Cottagecore is particularly salient due not only to its current popularity and the intrigue it has generated but also due to its reflection of the trend cultural critic Emily Matchar calls “New Domesticity.” Scholars such as Diane Negra (2009), Elspeth Probyn (1990), and Jack Bratich and Heidi Brush (2011) offer similar analyses of women “returning home” after unsatisfying attempts to privilege professional life over growing a family. “New Domesticity,” as discussed by Matchar in her 2013 book Homeward Bound (the same title of historian Elaine Tyler May’s book on the domestic containment culture of postwar America) is “the re-embrace of home and hearth,” described by its followers as a lifestyle alternative for those who “are sick of long work hours and crappy convenience foods” and who are “ready to return home” (12, 7). 

While Matchar’s book centers interviews with new domestics and her media analysis is limited to blogs, lifestyle and cookery programs, too, have tapped into this discourse of simpler living with several examples of high-profile career women moving to rural settings to start their families. Ree Drummond, the star of Food Network’s Pioneer Woman (2011-), and Molly Yeh of Girl Meets Farm (2018-) have both largely abandoned traditional career life for homesteading and raising their children on familial farmlands in Oklahoma and North Dakota, respectively. Tisha Dejmanee (2019) notes the ways in which such programs “subtly reinforce relationships between nostalgia for the wholesome simplicity of traditional comfort foods and histories of White land ownership and conservative politics” (81). Lineages of family recipes and family lands create a backdrop for programs such as The Pioneer Woman and Girl Meets Farm, part of a group of programs on Food Network, which Dejmanee describes as “Heartland Kitchen” shows.

Pioneer Woman Ree Drummond serves food for her family
Food Network’s Pioneer Woman Ree Drummond

Programming on Food Network reveals the discrepancies between postfeminist domestic time and the need to “have it all” regarding work and family and “new” domestic time. The ordering of postfeminist time is premised upon balancing the duties of home and work, with tips and tricks provided by domestic advisors for capturing and maintaining this elusive balance. Elizabeth Nathanson (2009) names Rachael Ray and her popular program, 30 Minute Meals (Food Network, 2001-12; 2019-), as representative of such. Programs like 30 Minute Meals and their celebrity advisors demonstrate “[finding] pleasure in everyday tasks by carefully balancing multiple demands” (Nathanson 2009, 318). While shortcut and time conscious programs continue to prosper across lifestyle and home networks, “New Domesticity” focuses less on balance and more on taking back one’s time from the demands of neoliberal, late capitalist living. Living in the postfeminist “time crunch,” in which family time is often sacrificed to the demands of work is the precise escapist alternative purportedly offered by new domestic living. While “New Domesticity” and cottagecore living appear to offer satisfying alternatives to the grind of existence under neoliberalism, it is important to identify the ways in which these “alternate” lifestyles look quite familiar.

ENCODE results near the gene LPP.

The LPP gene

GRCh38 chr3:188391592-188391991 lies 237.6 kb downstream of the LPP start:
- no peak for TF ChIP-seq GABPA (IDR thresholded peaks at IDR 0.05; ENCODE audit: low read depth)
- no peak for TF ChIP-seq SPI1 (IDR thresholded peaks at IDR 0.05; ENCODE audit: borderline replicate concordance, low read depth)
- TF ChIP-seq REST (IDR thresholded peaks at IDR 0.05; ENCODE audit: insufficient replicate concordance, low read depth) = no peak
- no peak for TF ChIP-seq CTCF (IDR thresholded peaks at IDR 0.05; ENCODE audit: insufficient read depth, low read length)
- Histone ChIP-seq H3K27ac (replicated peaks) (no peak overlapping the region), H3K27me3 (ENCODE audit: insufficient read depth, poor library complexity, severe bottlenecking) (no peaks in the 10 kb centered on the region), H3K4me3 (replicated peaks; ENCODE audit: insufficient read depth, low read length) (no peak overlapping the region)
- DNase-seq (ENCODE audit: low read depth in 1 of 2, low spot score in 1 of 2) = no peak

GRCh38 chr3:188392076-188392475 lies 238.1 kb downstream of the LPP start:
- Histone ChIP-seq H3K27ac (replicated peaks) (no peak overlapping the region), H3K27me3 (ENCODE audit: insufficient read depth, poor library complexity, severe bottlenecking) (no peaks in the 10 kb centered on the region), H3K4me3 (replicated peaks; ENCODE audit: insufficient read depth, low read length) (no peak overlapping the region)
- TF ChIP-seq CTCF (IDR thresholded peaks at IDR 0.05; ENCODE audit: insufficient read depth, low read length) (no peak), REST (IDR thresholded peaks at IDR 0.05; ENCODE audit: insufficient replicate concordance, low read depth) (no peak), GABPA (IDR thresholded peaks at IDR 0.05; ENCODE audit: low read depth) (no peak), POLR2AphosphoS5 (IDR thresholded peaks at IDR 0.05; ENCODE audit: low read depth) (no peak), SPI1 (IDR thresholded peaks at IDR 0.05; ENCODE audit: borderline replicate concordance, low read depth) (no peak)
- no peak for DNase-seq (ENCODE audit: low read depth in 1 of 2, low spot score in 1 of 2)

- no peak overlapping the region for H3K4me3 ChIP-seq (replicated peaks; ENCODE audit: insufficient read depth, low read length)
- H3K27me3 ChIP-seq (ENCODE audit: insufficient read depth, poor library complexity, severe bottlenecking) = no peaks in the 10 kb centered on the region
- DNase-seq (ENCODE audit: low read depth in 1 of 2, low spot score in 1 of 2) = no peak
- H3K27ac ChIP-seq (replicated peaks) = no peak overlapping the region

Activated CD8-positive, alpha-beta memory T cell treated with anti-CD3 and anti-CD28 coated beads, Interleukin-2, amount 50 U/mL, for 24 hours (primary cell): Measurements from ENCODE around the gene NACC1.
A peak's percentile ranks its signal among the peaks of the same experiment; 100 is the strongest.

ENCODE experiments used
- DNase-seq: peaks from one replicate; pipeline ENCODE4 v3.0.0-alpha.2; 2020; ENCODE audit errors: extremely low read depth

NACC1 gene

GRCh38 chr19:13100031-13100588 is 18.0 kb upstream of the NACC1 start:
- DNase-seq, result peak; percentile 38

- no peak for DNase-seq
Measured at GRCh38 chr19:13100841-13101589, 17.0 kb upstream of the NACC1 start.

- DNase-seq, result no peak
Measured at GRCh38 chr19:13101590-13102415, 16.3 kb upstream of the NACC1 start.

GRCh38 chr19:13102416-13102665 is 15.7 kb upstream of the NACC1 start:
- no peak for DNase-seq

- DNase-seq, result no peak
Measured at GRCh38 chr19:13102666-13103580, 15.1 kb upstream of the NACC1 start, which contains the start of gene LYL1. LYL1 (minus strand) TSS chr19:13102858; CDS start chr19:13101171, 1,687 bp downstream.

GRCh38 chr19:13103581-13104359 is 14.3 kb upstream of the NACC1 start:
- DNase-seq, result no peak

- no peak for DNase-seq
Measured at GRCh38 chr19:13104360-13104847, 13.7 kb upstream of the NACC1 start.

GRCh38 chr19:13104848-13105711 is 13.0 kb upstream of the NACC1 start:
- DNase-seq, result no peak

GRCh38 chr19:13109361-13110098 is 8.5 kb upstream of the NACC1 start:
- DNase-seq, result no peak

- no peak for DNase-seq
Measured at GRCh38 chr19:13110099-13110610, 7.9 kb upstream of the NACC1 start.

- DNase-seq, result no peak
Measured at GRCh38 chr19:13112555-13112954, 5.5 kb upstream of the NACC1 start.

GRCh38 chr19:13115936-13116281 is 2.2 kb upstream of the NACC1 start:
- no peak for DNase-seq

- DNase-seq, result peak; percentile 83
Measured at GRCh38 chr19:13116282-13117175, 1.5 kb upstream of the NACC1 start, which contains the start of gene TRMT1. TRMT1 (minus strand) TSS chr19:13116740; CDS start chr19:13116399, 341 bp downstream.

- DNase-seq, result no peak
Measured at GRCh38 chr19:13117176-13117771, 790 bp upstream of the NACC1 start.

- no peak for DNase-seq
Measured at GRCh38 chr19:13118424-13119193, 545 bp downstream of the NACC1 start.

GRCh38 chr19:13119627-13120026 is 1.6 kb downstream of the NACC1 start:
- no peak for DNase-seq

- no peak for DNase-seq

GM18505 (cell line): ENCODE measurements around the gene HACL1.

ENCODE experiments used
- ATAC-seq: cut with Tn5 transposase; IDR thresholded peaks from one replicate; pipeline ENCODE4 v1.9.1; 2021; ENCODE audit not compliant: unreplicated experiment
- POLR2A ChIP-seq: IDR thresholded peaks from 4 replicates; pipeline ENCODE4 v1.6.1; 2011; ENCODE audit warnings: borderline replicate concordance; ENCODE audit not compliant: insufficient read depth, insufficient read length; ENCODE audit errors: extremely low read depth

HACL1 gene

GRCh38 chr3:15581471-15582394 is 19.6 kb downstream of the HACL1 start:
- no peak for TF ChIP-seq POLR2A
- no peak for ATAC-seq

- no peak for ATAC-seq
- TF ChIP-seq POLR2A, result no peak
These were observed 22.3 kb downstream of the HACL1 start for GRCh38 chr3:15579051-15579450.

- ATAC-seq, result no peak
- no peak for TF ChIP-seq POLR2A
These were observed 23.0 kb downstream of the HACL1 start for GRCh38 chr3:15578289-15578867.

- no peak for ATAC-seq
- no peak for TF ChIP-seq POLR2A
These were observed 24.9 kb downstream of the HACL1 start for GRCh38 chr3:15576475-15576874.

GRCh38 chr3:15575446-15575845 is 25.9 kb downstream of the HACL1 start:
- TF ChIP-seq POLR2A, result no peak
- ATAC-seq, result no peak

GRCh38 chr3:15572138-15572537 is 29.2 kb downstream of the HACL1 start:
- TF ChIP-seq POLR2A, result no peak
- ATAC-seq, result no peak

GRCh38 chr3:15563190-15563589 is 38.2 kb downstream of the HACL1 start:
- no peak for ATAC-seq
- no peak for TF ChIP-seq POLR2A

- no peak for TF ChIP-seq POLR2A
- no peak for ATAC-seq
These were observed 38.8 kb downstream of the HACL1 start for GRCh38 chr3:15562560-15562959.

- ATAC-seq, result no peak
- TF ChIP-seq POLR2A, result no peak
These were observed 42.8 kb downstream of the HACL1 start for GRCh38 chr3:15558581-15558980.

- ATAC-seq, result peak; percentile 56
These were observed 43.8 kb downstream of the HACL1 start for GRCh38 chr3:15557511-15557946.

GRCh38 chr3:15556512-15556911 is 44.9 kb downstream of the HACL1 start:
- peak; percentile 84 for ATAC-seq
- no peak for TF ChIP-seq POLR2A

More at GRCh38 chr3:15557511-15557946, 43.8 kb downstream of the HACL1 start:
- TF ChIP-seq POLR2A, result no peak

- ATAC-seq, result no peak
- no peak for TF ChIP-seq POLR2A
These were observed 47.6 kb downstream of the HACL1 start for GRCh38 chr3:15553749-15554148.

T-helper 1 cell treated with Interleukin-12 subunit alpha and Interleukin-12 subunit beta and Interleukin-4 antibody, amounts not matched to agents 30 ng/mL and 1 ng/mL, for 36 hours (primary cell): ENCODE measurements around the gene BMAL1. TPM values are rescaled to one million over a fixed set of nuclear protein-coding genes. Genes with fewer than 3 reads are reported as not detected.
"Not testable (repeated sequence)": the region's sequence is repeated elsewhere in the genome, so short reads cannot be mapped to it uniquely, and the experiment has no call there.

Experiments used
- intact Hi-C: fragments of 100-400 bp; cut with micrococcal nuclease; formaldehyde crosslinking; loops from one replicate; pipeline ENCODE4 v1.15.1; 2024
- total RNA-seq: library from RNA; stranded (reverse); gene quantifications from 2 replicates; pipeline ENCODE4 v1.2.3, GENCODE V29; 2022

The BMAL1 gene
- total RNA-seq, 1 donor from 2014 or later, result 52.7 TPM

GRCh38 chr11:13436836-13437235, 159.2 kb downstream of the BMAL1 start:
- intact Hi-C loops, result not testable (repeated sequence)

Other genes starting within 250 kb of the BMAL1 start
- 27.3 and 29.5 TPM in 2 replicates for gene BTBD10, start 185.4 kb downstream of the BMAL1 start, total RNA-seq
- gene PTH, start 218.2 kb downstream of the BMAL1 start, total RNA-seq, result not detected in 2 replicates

In studying “New Domesticity” on television, a term I don’t particularly prescribe to but has come to represent burgeoning questions about contemporary domestic practices, I found that much of this content takes place beyond television screens, despite the intimate relationship between domestic content and television programming since the 1950s. While domestic content continues to thrive on television via Food Network and HGTV, new media platforms like TikTok proliferate with new domestic content. In looking at domestic trends across media, it becomes necessary to frame cottagecore content on TikTok as an immediate relative, borrowing a longstanding and ubiquitous media blueprint for idyllic home life.

The #cottagecore tag on TikTok currently has 3.9 billion views and the homepage features content from popular creators. The videos on this page, from users lillies.apothocary (217.4k followers), hereatthecottage (324.4k followers), and jesca.her (249.k followers) feature content with recurring themes and imagery: rustic home cooking, home/property tours, and aesthetically saturated posts featuring flowers, candles, and warm lighting; cozy and hyper-aesthetically curated spaces make up most of the content. The comforts of home in cottagecore living are very much on display and while these comforts might not look like the most desirable conditions of contemporary homes, such as open floor plans and gleaming white kitchens, the desirability for highly curated and aestheticized space remain the same. The pace of the videos is often leisurely and gaiting, with soft melodic music and voiceovers barely above a whisper.


What’s your favorite part of Fall, dear? 🍂 I love the coziness and autumn food 🐻 ##fall ##cottagecoreaesthetic ##cottagecore ##autumnvibes ##fyp

♬ Harry Potter and the Philospher’s Stone – Harry’s Wonderful World – Royal Philharmonic Orchestra & David Arnold

@jesca.her‘s cottagecore aesthetics